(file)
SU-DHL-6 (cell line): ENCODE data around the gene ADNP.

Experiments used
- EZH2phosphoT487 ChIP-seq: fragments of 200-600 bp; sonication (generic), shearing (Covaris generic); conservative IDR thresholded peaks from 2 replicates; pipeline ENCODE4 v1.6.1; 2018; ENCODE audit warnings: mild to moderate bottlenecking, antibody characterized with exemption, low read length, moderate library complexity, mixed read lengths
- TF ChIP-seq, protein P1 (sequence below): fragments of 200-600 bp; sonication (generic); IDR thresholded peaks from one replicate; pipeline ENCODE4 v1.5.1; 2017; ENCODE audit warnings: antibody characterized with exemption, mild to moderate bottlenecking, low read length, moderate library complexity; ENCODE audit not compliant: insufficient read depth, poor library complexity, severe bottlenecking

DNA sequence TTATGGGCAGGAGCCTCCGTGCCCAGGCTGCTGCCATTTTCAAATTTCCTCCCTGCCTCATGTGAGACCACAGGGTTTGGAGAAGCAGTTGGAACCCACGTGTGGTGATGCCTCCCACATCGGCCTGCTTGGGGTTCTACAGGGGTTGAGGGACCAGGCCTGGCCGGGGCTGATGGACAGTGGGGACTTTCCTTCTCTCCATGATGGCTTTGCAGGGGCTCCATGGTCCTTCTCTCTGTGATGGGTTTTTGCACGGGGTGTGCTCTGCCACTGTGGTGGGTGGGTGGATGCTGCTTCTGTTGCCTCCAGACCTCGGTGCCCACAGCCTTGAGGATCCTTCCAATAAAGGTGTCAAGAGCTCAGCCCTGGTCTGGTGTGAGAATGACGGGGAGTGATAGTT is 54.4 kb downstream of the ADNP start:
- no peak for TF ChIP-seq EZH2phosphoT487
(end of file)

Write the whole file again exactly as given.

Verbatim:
SU-DHL-6 (cell line): ENCODE data around the gene ADNP.

Experiments used
- EZH2phosphoT487 ChIP-seq: fragments of 200-600 bp; sonication (generic), shearing (Covaris generic); conservative IDR thresholded peaks from 2 replicates; pipeline ENCODE4 v1.6.1; 2018; ENCODE audit warnings: mild to moderate bottlenecking, antibody characterized with exemption, low read length, moderate library complexity, mixed read lengths
- TF ChIP-seq, protein P1 (sequence below): fragments of 200-600 bp; sonication (generic); IDR thresholded peaks from one replicate; pipeline ENCODE4 v1.5.1; 2017; ENCODE audit warnings: antibody characterized with exemption, mild to moderate bottlenecking, low read length, moderate library complexity; ENCODE audit not compliant: insufficient read depth, poor library complexity, severe bottlenecking

DNA sequence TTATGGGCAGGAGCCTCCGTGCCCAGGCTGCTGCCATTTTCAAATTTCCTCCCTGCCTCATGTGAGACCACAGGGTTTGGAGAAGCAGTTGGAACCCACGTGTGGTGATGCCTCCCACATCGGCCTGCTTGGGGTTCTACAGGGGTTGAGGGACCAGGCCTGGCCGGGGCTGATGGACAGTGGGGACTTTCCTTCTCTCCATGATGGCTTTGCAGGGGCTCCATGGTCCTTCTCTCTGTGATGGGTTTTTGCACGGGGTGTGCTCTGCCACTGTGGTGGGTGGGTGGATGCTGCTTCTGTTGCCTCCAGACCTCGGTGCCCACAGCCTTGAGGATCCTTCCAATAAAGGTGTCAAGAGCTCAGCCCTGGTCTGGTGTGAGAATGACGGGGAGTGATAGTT is 54.4 kb downstream of the ADNP start:
- no peak for TF ChIP-seq EZH2phosphoT487